[Date Prev][Date Next][Thread Prev][Thread Next][Date Index][Thread Index]

INFO: The Continuing Saga of Recording Companies and Control ofIntellectual Property Over Piracy from Websites Employing MP3

	This New York Times article, excepted and linked below, discusses
various aspects of recording companies to regain control of the
distribution of their recordings.  This article should prove interesting
to those in the electronic software book and journal publishing industries
where similar intellectual property concerns exist.

David Dillard
Temple University
(215) 204 - 4584


Source:  New York Times (NYT)
Title:      Record Labels Assert Control in Cyberspace
Source Date:  July 5, 1999
Resource Type:  News Article
Description/Keywords:  Record Companies, Internet/WWW, Piracy,
URL:  Listed Below Article Summary

July 5, 1999
          Record Labels Assert Control in
          By MATT RICHTEL

               ALO ALTO, Calif. -- When it comes to portents of gloom,
doom and despair, the record industry has lately been ticking
off a litany of threats, real and imagined, posed by the Internet: Bands
selling new albums directly over the Net; independent artists and labels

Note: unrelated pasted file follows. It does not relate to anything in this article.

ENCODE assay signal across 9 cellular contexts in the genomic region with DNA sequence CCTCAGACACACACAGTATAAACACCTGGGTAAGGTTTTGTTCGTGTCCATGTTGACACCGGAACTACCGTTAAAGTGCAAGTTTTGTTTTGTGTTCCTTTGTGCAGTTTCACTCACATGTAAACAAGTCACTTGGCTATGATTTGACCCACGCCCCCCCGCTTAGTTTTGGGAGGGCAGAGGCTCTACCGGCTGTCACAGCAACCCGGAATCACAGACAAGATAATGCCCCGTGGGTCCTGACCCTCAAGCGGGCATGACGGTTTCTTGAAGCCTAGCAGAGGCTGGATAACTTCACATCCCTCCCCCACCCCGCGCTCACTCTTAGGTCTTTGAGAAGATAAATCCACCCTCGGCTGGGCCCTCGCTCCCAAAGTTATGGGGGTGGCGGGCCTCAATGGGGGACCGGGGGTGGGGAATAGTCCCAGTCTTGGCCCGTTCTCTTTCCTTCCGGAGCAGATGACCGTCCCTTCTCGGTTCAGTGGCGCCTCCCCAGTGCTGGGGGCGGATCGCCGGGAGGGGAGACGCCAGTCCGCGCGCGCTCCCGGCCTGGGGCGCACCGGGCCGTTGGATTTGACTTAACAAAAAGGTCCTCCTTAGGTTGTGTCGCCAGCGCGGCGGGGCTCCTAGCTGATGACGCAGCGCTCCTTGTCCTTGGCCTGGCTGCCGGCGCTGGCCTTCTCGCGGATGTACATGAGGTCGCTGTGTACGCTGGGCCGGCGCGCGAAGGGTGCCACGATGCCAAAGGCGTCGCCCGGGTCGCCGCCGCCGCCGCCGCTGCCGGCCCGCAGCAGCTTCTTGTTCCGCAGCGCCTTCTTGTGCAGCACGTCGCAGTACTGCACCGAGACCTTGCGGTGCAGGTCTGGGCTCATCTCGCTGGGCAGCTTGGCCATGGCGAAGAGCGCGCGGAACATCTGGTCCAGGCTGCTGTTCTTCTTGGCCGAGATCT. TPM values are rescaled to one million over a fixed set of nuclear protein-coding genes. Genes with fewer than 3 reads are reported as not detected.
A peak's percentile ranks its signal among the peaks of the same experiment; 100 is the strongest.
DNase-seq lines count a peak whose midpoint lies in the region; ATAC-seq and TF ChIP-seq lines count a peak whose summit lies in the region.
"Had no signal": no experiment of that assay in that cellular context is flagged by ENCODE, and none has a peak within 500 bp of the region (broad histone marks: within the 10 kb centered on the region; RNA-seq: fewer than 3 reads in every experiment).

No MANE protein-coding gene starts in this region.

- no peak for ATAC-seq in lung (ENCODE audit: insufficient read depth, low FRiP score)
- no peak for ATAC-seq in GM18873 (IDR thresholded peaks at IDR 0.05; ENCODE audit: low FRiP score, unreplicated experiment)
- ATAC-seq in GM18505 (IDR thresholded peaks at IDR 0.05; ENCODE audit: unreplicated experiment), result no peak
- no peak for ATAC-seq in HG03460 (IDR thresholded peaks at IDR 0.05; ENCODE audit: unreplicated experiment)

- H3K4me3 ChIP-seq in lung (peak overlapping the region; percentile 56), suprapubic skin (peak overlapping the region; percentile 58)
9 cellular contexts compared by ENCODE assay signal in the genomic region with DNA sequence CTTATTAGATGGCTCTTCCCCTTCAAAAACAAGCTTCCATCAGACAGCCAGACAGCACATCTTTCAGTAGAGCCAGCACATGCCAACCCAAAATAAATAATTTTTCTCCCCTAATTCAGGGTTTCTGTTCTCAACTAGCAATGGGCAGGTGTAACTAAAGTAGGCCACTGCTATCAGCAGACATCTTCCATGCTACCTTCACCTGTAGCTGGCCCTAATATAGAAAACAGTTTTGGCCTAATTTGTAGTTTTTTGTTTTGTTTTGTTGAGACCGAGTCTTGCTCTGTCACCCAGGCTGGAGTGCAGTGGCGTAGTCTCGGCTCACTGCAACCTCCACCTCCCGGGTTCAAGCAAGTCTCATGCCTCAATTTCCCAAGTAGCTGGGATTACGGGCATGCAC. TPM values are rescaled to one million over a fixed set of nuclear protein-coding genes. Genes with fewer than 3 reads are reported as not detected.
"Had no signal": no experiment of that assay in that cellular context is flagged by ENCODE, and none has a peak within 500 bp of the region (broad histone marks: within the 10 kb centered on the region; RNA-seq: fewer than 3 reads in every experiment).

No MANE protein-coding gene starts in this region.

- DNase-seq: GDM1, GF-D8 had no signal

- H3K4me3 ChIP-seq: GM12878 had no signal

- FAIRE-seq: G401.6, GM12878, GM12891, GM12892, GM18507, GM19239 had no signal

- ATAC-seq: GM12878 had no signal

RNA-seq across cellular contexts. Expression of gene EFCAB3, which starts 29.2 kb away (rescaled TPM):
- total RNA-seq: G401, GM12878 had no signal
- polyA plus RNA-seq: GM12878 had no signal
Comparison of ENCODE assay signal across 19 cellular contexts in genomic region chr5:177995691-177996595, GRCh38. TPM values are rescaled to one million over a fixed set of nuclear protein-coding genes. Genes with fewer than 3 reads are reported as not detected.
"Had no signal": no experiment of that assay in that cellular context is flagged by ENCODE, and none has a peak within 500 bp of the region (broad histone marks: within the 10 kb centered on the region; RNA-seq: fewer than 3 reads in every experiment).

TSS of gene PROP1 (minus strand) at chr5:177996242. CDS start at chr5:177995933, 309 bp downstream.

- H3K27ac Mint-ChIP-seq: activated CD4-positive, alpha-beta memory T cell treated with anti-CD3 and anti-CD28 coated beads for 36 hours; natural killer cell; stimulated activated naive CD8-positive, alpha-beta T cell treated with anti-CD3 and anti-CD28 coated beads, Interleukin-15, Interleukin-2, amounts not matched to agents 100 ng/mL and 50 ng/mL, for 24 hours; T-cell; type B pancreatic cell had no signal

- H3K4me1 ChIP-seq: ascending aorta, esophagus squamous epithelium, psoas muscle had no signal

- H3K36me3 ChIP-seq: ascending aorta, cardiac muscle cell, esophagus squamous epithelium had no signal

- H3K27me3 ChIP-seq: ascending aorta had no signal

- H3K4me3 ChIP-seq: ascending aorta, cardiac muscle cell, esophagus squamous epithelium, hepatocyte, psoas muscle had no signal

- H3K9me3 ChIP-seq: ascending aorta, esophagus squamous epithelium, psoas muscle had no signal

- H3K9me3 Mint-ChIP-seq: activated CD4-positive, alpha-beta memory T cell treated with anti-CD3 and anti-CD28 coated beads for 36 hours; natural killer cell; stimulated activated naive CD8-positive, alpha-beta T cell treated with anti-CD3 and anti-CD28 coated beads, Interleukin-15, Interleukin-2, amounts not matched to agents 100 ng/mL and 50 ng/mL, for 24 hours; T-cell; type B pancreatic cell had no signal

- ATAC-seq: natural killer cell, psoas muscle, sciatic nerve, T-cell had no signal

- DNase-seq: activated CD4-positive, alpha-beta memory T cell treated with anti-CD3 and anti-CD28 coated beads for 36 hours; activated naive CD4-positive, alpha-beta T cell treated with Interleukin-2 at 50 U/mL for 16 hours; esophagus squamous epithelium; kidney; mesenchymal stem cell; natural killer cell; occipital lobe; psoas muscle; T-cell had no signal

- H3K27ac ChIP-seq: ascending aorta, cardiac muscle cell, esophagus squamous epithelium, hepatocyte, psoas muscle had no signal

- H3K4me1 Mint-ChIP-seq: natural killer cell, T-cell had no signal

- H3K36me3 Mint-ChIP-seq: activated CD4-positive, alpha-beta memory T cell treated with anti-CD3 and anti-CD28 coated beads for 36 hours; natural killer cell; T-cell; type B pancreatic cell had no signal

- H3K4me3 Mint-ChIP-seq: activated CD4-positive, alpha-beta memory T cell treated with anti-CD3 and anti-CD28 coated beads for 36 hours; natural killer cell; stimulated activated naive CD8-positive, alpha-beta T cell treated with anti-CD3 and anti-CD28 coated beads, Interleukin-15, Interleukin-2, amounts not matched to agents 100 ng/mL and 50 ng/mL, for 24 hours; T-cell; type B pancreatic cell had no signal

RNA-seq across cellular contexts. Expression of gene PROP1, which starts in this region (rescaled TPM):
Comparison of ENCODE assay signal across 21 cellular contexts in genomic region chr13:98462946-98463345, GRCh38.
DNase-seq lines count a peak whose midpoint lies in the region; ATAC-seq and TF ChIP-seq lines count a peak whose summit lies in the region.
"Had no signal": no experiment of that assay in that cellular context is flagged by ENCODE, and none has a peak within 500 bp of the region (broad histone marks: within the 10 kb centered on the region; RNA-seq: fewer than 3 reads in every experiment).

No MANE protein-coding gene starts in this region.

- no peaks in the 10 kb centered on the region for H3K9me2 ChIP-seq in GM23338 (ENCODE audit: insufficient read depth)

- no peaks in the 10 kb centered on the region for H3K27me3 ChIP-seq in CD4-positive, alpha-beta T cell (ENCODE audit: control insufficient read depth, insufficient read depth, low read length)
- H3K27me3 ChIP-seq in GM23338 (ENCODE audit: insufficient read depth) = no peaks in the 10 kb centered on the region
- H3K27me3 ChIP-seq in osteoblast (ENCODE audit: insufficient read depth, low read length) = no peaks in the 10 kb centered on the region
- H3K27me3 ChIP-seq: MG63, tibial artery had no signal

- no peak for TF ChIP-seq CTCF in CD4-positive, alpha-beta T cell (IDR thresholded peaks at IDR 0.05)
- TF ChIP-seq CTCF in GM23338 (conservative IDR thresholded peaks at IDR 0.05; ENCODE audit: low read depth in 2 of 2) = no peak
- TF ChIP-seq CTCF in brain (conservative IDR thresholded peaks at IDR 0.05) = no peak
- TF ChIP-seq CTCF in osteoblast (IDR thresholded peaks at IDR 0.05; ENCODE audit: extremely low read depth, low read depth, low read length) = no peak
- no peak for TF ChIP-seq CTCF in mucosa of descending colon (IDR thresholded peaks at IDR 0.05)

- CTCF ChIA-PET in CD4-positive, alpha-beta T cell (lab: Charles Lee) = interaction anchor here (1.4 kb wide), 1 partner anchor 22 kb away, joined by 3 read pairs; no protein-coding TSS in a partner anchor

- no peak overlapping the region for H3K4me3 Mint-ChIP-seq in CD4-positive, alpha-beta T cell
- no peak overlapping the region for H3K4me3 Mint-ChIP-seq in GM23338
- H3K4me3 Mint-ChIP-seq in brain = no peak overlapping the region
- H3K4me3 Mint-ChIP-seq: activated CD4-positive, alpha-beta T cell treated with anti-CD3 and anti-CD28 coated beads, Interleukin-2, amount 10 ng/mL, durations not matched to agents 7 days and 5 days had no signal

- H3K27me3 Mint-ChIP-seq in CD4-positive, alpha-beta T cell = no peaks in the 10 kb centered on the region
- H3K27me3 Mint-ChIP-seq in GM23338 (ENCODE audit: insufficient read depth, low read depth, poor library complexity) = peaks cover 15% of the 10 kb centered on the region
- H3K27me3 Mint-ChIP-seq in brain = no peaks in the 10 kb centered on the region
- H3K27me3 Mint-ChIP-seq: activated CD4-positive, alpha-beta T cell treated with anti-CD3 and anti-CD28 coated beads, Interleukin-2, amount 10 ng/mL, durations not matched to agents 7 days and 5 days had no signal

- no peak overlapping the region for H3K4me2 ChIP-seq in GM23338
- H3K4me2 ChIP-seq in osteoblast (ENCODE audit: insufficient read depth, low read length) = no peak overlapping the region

posting thousands of music files online; music piracy on the Web, and
online audio sites creating vast libraries of tunes.

          And yet, the major labels show no signs of ceding their reign
over the music business. In fact, despite a few early setbacks and some
critical hurdles ahead, the recording industry now seems intent on
taking a leading role in digital distribution.

          That fact was underscored by the announcement last week that
          recording, technology and consumer electronics companies had
	  agreed to standards for protecting music copyrights in online music
	  sales. In the last 18 months, the major labels have waged a
	  remarkably successful war against piracy on the Net, using their
	  music libraries and stables of
          popular artists as tools to persuade technology companies to
	  cooperate, and have positioned themselves to dominate the
	  digital music era.

An abstracted citation for this story will be archived in an edition of
E-Carm News at http://www.ecarm.org

The Full Story May Be Read At: